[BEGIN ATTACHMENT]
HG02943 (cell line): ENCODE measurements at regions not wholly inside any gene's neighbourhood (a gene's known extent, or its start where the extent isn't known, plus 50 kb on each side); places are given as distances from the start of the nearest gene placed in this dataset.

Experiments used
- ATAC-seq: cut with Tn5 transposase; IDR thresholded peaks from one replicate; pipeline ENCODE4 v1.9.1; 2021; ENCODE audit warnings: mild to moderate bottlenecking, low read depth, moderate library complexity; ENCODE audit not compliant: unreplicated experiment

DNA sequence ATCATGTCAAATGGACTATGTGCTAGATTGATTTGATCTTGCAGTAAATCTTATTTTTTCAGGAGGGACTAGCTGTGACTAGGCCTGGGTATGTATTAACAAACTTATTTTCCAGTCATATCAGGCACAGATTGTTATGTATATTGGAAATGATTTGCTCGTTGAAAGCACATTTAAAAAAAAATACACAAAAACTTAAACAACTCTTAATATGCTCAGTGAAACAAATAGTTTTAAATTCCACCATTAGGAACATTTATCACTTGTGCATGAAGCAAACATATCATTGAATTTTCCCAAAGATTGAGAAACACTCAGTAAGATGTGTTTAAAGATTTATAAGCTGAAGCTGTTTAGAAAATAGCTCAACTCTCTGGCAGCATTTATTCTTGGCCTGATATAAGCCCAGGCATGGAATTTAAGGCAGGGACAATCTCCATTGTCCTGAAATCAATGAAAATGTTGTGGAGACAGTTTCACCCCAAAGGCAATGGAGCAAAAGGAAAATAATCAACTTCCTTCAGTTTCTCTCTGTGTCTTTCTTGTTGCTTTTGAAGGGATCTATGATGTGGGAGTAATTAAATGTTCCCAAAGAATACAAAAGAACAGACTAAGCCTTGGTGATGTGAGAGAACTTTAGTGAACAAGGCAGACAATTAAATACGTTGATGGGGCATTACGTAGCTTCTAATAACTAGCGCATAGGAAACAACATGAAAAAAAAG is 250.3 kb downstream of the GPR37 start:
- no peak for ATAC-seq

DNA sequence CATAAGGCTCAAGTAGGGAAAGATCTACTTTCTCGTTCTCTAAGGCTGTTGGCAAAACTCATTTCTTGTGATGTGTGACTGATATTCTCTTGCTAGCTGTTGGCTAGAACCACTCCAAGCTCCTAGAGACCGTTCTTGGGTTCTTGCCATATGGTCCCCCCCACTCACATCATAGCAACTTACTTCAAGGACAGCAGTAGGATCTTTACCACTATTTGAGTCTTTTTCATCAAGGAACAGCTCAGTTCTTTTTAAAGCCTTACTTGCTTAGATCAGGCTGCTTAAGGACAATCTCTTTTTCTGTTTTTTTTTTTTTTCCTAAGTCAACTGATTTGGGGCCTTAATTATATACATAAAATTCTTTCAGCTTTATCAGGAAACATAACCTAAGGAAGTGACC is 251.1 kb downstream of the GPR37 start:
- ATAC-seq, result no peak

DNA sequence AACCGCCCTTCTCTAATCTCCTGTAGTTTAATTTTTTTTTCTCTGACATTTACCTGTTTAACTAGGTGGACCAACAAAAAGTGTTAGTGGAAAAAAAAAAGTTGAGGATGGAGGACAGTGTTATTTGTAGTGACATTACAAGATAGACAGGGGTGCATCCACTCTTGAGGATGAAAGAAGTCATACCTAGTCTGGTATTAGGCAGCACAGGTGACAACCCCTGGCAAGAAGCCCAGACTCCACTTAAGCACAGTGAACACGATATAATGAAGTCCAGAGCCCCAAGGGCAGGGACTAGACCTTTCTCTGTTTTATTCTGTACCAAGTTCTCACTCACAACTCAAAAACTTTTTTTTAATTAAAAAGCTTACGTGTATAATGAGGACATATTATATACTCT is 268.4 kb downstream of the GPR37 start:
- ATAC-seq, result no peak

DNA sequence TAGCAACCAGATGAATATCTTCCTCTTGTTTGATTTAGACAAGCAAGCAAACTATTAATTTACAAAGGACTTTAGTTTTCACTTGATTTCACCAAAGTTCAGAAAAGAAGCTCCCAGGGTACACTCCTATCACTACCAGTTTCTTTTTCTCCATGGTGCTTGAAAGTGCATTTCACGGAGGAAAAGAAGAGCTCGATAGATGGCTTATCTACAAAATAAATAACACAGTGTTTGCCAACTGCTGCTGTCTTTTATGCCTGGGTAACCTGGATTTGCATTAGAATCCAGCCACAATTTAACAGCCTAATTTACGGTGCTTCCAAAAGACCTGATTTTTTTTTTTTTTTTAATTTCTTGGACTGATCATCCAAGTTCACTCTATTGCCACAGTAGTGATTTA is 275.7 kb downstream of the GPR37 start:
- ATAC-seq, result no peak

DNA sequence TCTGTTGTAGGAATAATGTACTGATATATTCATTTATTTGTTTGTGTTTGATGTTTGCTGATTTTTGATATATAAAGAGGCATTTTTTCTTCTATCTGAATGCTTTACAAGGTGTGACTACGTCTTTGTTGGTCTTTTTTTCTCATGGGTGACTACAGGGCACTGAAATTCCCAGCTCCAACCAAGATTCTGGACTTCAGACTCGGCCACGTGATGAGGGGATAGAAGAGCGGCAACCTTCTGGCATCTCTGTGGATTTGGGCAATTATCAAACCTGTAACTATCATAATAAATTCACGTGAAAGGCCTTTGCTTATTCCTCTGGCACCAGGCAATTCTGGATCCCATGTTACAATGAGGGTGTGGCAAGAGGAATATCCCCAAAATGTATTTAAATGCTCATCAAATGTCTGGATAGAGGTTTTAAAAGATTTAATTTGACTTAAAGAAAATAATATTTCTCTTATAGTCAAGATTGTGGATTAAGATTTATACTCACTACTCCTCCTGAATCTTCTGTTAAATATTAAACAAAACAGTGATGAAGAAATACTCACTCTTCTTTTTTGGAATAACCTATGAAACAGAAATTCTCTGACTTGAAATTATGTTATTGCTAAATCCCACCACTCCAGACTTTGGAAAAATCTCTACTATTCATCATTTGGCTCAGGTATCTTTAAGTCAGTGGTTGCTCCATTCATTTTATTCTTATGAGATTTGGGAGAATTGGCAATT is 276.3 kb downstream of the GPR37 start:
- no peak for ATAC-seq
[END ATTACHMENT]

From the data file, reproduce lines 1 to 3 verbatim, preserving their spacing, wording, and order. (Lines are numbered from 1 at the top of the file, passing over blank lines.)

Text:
HG02943 (cell line): ENCODE measurements at regions not wholly inside any gene's neighbourhood (a gene's known extent, or its start where the extent isn't known, plus 50 kb on each side); places are given as distances from the start of the nearest gene placed in this dataset.

Experiments used
- ATAC-seq: cut with Tn5 transposase; IDR thresholded peaks from one replicate; pipeline ENCODE4 v1.9.1; 2021; ENCODE audit warnings: mild to moderate bottlenecking, low read depth, moderate library complexity; ENCODE audit not compliant: unreplicated experiment